While there’s no one singular timeline that works for every relationship, it’s natural to want to hit certain milestones, especially if you’re getting into your late 20s or even 30s. You don’t want to rush things or make bad decisions in love, but you also don’t want to rest on your laurels and miss the boat on some of the bigger “accomplishments” you’re told to want by society. So how long should you date before getting engaged and then married? Well, that all depends.
Do you even want to get married?
It might seem like a reasonable assumption that all long-term couples are eventually going to want to lock things down by saying “I do,” but that’s certainly not the case anymore. Many couples are happy to just be together and don’t believe that a piece of paper solidifies their relationship in any way. Before you even consider about the right time to get married, figure out if you want to do it at all or if eternally dating is your preferred mode.
Do you know each other inside and out?
It goes without saying that you have no business thinking of marrying someone until you truly know them. The honeymoon period and even the months proceeding will show you your partner in the best possible light. It takes more time together to truly get to know one another’s faults, downfalls, and idiosyncrasies and decide if they’re compatible with your life and what you can deal with. Dating is a time to learn this knowledge – don’t get engaged until you have it.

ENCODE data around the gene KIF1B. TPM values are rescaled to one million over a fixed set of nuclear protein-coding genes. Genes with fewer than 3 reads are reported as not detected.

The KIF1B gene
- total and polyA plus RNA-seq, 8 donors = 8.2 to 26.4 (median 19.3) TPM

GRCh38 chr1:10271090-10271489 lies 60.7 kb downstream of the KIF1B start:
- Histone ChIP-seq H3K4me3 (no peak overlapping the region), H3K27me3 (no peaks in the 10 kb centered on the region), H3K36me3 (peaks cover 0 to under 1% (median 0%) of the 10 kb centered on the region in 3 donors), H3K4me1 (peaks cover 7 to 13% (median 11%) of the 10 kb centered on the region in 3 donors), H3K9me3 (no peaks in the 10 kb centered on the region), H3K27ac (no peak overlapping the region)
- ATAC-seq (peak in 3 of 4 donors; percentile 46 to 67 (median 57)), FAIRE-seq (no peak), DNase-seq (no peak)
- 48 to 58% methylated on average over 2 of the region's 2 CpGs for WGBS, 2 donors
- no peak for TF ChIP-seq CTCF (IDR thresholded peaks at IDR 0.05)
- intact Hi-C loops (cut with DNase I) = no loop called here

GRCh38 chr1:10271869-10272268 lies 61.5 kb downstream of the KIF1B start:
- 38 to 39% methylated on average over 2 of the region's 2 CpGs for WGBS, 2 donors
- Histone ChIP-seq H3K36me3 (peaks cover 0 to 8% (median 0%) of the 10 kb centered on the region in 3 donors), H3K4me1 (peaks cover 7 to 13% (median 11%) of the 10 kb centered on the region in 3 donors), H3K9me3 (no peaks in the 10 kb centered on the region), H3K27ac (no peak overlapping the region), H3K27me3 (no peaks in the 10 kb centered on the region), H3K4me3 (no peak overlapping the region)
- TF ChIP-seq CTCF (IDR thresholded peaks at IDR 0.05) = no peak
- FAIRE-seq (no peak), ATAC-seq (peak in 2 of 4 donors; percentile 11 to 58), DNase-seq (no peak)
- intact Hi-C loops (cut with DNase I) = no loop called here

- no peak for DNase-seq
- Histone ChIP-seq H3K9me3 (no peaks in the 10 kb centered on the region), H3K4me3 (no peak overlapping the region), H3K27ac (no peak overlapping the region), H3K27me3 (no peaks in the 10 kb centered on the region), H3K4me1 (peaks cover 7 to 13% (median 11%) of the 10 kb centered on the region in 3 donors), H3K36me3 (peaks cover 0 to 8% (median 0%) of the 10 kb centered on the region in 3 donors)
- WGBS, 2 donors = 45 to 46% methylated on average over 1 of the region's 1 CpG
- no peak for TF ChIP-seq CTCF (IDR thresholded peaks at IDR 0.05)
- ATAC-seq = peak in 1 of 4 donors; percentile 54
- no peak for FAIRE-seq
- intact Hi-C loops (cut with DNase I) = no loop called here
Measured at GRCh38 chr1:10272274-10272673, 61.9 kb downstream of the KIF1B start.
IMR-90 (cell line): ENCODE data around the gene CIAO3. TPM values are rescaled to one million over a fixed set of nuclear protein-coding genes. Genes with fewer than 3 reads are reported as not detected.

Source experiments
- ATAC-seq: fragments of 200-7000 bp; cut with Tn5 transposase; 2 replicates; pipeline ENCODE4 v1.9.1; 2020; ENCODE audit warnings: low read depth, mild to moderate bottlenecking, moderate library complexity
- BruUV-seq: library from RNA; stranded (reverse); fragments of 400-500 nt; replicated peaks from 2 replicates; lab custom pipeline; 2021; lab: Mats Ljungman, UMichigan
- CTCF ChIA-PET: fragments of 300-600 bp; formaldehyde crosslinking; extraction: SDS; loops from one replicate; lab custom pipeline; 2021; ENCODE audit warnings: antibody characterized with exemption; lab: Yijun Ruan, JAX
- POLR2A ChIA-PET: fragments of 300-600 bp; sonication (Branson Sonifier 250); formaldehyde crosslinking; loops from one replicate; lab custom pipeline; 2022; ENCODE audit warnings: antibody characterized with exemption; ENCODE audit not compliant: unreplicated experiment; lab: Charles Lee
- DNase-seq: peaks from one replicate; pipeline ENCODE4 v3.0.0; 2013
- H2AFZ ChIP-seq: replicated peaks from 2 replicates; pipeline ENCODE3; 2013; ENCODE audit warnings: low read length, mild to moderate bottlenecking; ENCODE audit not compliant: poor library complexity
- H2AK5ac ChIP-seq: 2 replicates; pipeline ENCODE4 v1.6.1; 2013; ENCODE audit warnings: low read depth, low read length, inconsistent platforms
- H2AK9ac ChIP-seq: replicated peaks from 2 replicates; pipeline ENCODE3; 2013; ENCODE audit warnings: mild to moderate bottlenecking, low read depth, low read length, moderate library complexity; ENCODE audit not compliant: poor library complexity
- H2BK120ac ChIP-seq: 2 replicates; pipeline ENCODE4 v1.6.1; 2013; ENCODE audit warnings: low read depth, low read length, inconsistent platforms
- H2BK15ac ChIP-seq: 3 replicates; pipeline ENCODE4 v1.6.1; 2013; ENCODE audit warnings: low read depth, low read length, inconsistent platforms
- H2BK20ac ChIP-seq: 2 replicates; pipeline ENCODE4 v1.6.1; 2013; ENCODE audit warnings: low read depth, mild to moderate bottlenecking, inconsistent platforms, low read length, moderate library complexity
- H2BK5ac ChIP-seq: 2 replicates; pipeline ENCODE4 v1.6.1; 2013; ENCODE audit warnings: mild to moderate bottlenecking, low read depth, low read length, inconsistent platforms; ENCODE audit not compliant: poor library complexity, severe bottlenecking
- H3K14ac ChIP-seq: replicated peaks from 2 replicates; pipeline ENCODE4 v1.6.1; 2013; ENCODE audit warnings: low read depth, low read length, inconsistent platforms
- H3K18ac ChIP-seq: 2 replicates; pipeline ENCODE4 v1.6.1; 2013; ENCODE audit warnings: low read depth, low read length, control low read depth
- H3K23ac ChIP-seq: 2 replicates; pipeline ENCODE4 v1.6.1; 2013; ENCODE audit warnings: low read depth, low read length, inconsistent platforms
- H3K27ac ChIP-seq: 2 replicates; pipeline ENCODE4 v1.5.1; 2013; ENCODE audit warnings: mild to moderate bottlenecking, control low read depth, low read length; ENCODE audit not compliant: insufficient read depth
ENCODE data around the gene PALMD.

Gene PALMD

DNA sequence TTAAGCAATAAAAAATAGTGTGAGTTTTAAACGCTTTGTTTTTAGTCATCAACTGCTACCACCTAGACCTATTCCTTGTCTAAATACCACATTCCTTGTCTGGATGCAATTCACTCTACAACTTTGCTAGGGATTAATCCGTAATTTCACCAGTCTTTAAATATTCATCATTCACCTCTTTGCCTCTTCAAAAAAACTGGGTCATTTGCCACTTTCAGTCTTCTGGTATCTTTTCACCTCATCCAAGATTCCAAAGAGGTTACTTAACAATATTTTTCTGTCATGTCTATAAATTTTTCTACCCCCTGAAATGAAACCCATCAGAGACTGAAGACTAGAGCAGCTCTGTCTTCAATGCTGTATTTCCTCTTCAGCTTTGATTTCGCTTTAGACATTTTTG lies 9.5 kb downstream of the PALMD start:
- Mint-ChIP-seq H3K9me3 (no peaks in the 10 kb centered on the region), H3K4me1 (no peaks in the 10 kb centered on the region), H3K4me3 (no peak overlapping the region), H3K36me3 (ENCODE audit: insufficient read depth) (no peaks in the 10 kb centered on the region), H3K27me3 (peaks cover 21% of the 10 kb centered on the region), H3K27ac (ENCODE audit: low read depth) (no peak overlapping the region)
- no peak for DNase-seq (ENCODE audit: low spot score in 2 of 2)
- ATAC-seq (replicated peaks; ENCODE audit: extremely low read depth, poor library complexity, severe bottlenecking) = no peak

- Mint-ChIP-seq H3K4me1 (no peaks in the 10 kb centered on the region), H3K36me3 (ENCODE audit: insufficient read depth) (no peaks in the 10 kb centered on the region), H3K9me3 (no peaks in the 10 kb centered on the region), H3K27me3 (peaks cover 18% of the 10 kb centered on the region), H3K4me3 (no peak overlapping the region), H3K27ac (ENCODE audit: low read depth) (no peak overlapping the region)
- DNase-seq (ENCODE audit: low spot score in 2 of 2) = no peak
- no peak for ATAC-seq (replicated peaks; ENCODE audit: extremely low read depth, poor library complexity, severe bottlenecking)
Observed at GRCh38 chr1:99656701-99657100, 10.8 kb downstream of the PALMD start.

The average is one to three years.
If you do feel like tying the knot is something you want in your future, a “reasonable” amount of time, according to clinical sexologist and relationship expert Dawn Michael, Ph.D., is between one and three years. However, she’s quick to note that “each couple is different depending on age and circumstances,” so this time frame may not work for you, and that’s okay!
The more time you’re together before marriage, the better your prospects.
A study by Emory University scientists discovered that couples who were dating for at least three years before getting engaged were 39% less likely to get divorced than those who popped the question in the first year. That makes perfect sense!
At the end of the day, you have to do what’s right for you.
If you and your partner decide you want to get married, you’ll intrinsically know when it’s the right time. There’s no rush either – if you’re going to spend the rest of your life together, you have plenty of time to plan your wedding. For now, just enjoy the process.
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